Me: Were you surprised when your edit won the AACT-Conn festival?
Bill: When the show won the AACT-Conn festival, it may have had a little to do with our edit, but I really think that mostly, people responded to these well-known and beloved characters communicating their essence, with little or no fluff. Was that the script or the excellent actors? I think it was mostly a group of actors who knew this play backwards and forwards that really made the impression. I was taken to task by one judge (I don’t remember if it was in Torrington or New Hampshire) that I cut some of her favorite lines. My explanation that the lines that didn’t move the story as forward as others were cut didn’t fly that judge. In the AACT-Conn festival, there seemed to be an expectation that everybody was going to do excerpts from their shows. I think that the 59 minute version stands on its own quite well, and while some of the other shows relied on the audience knowing what was supposed to happen during some of the cuts, we had a complete play – following the Aristotelian arc completely.
Me: In our upcoming Meet the Actor series, I asked everyone what the message of the show is. Since you’ve gotten to know the script so intimately, can I ask you to tell me what you feel is the message of the show?
Bill: If we balance the man-made with the natural, I believe that Shakespeare’s message is that we need to trust in the natural (the magical) and that in a foot race with our civilized selves, the magical world can run circles around us. Is Shakespeare advocating a philosophy of “wu wei”? That’s a stretch, but just as Shakespeare often has the most common character be the smartest or most virtuous, and the high-born is tragic or stupid or arrogant, then it’s a short leap to extend this idea to the wider world and universe. Follow your Athenian law (no matter how ill-begotten it is), but understand that the universe will do what it wants, and man has no say in the matter. There is more in Heav’n and Earth than is dreamt of in our philosophy. In many of his comedies, Shakespeare takes pains to show that the static either get punished or they get nothing. Transformation is growth. Those that refuse and resist that transformation do not grow – their position is the same from start to finish.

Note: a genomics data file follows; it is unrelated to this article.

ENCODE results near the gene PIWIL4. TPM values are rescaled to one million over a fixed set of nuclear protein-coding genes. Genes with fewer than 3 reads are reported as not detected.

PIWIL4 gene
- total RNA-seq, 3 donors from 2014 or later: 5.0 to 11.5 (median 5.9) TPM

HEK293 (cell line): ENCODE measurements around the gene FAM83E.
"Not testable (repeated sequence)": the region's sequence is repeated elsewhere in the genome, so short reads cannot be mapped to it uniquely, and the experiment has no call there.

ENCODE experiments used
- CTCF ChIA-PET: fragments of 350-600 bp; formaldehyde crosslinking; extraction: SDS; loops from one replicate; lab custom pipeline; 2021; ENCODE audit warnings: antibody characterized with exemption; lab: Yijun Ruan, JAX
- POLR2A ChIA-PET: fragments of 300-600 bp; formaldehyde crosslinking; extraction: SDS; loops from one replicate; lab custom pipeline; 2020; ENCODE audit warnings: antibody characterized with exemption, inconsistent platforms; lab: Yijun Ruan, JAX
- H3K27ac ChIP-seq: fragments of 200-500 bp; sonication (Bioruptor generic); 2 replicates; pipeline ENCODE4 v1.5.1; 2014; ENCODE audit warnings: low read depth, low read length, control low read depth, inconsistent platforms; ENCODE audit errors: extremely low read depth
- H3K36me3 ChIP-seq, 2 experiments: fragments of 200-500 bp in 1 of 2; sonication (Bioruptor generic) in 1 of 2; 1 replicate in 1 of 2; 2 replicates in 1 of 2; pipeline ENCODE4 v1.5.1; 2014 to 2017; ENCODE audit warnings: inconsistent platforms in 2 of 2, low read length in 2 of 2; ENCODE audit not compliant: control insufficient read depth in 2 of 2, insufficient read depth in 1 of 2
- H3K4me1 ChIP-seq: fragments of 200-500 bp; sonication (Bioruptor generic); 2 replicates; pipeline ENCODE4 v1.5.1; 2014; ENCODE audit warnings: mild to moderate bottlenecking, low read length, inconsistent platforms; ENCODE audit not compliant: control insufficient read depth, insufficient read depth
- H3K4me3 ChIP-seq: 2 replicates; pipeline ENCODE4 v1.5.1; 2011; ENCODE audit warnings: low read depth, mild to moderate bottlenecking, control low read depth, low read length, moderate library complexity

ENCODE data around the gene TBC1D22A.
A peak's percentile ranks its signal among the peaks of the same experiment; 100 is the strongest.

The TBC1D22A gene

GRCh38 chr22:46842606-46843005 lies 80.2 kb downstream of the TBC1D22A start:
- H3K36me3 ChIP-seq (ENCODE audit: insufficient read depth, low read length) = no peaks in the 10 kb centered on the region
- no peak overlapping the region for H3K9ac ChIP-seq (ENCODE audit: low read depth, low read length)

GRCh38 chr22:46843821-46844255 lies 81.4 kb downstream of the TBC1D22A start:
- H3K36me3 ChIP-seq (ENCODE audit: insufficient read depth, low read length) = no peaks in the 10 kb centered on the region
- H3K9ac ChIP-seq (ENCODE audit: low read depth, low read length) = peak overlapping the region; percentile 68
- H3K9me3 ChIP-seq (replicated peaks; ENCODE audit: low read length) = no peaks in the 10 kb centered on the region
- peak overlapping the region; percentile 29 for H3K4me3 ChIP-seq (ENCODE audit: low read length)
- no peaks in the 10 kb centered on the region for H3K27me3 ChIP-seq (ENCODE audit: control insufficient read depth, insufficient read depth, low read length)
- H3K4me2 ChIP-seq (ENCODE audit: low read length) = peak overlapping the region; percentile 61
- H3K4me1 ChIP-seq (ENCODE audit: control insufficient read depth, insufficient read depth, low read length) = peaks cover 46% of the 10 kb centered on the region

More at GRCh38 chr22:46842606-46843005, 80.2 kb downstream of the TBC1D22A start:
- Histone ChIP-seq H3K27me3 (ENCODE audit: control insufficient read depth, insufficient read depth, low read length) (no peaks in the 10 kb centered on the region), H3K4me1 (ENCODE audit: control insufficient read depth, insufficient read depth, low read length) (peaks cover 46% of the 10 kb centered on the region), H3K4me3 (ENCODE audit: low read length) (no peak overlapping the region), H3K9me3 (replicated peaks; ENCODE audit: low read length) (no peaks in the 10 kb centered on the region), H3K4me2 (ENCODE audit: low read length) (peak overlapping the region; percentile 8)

Me: Please add anything else you think is interesting about the process, the competition, or the play!
Bill: I had read Midsummer many times in college. I had even done an edit (I think 90 or 100 minutes) at that time for a class, but had lost that edit when I left school. I had never actually performed in the play until Hole in the Wall. Playing Bottom was a challenge for me – very physical, energetic, and very egotistical. Playing him as a Pantaloon (if I can mix my theatre eras slightly) until he awakes from his dream was extremely satisfying as an actor. His transformation is physical (TWICE!) as well as spiritual. Yes, he’s still egotistical afterward, but we get the feeling that there is much more to him than there was at the beginning of the evening. Had he been one note throughout, there wouldn’t have been the fun. But many characters in this play are transformed through their experience in the wood besides Bottom. They exit with a new view, a new understanding of their world. I was very gratified to compose the score for our production and “Titania’s Lullaby” became a favorite around Hole in the Wall for many years after. But perhaps the most satisfying element of our 59 minute version was the way our troupe banded together. No one coasted and everyone was truly invested in the work. To me, that made all the difference.
Huge thanks to Bill, not only for his insightful answers, but for giving us this wonderful adaptation. Tickets are available by clicking above!